We will continue with our thoughts in the next post.

Aspect of God


Aspect of Man

In Relation to the Great Invocation

In relation to the Christ

GOD, The Father

Will or Power

Spirit or Life

Center where the Will of God IS KNOWN


Son, The Christ

Love and Wisdom

Soul or Christ Within

Heart of God


Holy Spirit

Light or Activity

Life Within

Mind of God


Note on the Quote of the Day

This daily blog also has a Quote of the Day which may not be in any way related to the essay. Many of these will be from the Bible and some just prayers or meditations that may have an influence on you and are in line with the subject matter of this blog. As the quote will change daily and will not store with the post, it is repeated in this section with the book reference and comment.

We repeat here a Quote of the Day that we spent much time with over the course of our essays. In this affirmation we find the Truth of discipleship as we have been ever been expressing and here we can relate our themes of the last few days; “take no thought” for the things of the world and that we approach the Kingdom and discipleship in the nature of the little child, in humbleness, meekness, unashamed in any way and unassuming. The message that this imparts for us today IS that it IS the Soul that is at work in the world of men as it expresses to some degree the purpose, power and the will through Life in this world. These words are from a meditation offered to his students by our Tibetan brother and in which we find greater understanding of the message of the Master. This IS Truly the way of the disciple.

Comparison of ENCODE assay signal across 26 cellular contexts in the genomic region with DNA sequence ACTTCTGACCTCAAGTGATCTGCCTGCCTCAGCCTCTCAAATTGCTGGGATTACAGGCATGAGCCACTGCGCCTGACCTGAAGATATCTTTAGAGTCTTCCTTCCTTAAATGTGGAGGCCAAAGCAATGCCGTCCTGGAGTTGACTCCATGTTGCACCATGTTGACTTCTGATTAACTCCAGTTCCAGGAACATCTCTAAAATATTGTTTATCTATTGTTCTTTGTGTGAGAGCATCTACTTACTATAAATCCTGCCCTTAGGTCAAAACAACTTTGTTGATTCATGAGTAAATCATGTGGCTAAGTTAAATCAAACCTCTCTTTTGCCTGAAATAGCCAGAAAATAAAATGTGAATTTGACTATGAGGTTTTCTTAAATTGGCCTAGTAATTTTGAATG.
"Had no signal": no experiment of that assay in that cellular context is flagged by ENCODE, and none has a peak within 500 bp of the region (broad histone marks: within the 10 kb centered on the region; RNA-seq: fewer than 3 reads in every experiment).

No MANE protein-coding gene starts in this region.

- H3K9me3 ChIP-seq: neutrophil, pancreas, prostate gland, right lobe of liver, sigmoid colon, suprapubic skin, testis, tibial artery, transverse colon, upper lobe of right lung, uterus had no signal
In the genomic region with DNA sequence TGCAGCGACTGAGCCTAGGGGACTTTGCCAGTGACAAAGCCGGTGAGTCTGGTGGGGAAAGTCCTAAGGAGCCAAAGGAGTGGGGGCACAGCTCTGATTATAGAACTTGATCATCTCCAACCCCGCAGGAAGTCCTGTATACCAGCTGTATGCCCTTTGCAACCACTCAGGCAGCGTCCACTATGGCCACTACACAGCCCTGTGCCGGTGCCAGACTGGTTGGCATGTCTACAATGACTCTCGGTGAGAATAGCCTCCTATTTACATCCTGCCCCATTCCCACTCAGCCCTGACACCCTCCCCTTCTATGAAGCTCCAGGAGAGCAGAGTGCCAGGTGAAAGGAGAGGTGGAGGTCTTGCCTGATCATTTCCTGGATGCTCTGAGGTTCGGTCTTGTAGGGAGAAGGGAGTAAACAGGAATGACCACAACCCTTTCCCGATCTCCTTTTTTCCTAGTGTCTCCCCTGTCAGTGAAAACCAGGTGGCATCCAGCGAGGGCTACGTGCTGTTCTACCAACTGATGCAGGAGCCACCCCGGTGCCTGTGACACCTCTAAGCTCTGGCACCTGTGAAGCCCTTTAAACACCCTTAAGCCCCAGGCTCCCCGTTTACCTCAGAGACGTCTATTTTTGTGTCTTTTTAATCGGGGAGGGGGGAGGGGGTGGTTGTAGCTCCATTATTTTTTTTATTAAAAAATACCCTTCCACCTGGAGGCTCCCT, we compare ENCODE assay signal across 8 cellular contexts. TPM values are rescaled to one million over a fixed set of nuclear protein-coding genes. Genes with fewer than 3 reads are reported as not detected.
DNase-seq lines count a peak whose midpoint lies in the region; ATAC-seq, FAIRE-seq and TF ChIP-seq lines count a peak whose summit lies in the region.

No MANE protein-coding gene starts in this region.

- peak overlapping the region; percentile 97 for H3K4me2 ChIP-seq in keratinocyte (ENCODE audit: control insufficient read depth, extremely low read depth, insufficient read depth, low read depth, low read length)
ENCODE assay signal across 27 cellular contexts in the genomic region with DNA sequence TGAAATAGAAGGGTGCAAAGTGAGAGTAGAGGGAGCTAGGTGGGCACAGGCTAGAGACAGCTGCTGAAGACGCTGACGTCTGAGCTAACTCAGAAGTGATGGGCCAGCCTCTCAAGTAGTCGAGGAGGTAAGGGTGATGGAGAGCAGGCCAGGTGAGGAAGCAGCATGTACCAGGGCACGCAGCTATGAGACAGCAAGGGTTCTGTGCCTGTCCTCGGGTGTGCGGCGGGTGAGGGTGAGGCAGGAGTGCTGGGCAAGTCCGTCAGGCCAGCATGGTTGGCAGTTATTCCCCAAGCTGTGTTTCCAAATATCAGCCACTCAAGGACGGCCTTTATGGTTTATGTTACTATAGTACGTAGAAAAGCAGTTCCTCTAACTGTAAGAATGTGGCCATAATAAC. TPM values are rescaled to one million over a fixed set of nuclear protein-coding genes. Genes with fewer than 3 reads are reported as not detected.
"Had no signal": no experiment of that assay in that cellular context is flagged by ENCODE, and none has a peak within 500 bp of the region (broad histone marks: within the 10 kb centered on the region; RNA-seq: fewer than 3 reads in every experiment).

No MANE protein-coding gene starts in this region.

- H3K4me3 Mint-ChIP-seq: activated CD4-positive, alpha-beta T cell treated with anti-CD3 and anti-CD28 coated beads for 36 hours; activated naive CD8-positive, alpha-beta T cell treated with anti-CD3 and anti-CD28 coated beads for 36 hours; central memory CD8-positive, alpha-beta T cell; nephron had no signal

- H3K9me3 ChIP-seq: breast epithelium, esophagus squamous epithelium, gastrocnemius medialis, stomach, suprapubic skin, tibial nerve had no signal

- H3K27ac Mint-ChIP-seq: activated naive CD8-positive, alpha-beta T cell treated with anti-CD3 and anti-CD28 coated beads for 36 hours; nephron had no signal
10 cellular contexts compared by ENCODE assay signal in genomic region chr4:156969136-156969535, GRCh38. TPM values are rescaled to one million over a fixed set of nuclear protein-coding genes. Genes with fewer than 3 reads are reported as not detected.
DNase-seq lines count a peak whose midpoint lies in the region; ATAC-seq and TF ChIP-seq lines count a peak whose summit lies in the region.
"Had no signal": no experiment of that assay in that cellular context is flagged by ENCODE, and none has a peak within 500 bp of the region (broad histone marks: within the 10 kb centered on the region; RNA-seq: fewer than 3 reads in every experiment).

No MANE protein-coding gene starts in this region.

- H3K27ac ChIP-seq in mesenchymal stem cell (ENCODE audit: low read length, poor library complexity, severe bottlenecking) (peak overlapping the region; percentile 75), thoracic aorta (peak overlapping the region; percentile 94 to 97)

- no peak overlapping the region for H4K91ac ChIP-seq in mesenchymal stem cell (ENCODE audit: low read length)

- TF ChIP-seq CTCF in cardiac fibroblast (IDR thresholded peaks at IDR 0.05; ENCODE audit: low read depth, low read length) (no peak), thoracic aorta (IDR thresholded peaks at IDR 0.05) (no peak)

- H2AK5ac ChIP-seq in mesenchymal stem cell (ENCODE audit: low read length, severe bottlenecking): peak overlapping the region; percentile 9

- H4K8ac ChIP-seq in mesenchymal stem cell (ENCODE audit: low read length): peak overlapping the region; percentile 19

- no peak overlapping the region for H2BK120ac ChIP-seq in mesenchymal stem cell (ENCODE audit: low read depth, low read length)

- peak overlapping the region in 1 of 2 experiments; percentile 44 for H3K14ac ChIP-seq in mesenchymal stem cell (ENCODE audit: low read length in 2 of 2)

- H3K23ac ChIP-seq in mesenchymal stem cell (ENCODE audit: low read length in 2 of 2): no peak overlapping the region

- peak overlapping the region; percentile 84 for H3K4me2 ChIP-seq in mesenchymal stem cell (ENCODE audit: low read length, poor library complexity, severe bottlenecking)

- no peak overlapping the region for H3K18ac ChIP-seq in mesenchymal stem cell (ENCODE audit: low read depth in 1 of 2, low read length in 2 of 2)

My Soul has purpose, power and will; these three are needed on the Way of Liberation.
My Soul must foster love among the sons of men; this is its major purpose.
I, therefore, will to love and tread the Way of Love.
All that hinders and obstructs the showing of the Light must disappear before the purposes of the Soul.
My will is one with the great Will of God; that Holy Will requires that all men serve.
And unto the purposes of the Plan I lend my little will.

Let the peace of God rule in your hearts!

  • 14 The Gospel of Thomas; Translated by Stephen J. Patterson and James M. Robinson;